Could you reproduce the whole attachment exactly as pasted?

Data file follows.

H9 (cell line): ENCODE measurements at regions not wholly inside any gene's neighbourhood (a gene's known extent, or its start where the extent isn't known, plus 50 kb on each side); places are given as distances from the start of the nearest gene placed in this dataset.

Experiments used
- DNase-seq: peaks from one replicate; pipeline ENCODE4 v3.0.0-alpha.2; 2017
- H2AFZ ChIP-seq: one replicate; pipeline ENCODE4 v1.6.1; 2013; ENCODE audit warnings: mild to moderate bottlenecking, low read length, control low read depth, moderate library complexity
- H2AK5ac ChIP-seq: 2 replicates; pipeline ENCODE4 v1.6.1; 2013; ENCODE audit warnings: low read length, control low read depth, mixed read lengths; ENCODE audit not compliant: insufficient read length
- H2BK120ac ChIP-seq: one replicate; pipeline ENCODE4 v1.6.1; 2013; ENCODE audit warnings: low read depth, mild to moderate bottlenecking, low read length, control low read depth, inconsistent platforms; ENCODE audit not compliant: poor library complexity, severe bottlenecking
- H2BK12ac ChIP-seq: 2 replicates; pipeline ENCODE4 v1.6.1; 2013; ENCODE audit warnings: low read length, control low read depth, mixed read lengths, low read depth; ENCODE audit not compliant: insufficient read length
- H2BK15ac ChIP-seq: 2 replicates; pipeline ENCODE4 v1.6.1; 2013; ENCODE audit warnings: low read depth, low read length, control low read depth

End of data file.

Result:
H9 (cell line): ENCODE measurements at regions not wholly inside any gene's neighbourhood (a gene's known extent, or its start where the extent isn't known, plus 50 kb on each side); places are given as distances from the start of the nearest gene placed in this dataset.

Experiments used
- DNase-seq: peaks from one replicate; pipeline ENCODE4 v3.0.0-alpha.2; 2017
- H2AFZ ChIP-seq: one replicate; pipeline ENCODE4 v1.6.1; 2013; ENCODE audit warnings: mild to moderate bottlenecking, low read length, control low read depth, moderate library complexity
- H2AK5ac ChIP-seq: 2 replicates; pipeline ENCODE4 v1.6.1; 2013; ENCODE audit warnings: low read length, control low read depth, mixed read lengths; ENCODE audit not compliant: insufficient read length
- H2BK120ac ChIP-seq: one replicate; pipeline ENCODE4 v1.6.1; 2013; ENCODE audit warnings: low read depth, mild to moderate bottlenecking, low read length, control low read depth, inconsistent platforms; ENCODE audit not compliant: poor library complexity, severe bottlenecking
- H2BK12ac ChIP-seq: 2 replicates; pipeline ENCODE4 v1.6.1; 2013; ENCODE audit warnings: low read length, control low read depth, mixed read lengths, low read depth; ENCODE audit not compliant: insufficient read length
- H2BK15ac ChIP-seq: 2 replicates; pipeline ENCODE4 v1.6.1; 2013; ENCODE audit warnings: low read depth, low read length, control low read depth